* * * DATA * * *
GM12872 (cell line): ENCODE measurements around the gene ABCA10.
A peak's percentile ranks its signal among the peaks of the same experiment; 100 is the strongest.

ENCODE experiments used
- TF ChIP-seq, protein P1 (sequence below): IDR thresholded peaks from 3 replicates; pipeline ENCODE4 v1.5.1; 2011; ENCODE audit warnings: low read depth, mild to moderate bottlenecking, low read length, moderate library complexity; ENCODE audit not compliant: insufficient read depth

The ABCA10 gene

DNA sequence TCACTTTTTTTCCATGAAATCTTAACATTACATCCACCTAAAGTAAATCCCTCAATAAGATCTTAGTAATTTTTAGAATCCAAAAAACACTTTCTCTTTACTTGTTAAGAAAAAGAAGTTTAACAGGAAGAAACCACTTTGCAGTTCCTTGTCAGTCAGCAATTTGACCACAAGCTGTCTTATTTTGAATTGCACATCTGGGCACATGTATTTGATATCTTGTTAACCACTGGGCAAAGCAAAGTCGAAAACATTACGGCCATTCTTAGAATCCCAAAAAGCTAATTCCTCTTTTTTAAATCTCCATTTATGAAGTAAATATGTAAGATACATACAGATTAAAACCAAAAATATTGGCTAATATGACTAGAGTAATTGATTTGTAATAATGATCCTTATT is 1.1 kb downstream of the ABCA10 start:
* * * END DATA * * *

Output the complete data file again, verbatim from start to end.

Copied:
GM12872 (cell line): ENCODE measurements around the gene ABCA10.
A peak's percentile ranks its signal among the peaks of the same experiment; 100 is the strongest.

ENCODE experiments used
- TF ChIP-seq, protein P1 (sequence below): IDR thresholded peaks from 3 replicates; pipeline ENCODE4 v1.5.1; 2011; ENCODE audit warnings: low read depth, mild to moderate bottlenecking, low read length, moderate library complexity; ENCODE audit not compliant: insufficient read depth

The ABCA10 gene

DNA sequence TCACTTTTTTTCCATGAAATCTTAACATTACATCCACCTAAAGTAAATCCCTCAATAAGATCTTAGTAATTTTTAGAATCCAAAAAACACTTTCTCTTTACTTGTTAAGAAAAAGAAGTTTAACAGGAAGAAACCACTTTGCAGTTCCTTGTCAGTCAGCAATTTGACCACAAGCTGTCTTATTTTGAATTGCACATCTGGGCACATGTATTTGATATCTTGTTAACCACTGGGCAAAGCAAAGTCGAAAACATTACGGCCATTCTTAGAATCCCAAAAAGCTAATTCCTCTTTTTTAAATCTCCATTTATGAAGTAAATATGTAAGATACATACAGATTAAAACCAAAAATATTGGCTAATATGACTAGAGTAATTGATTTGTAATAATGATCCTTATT is 1.1 kb downstream of the ABCA10 start: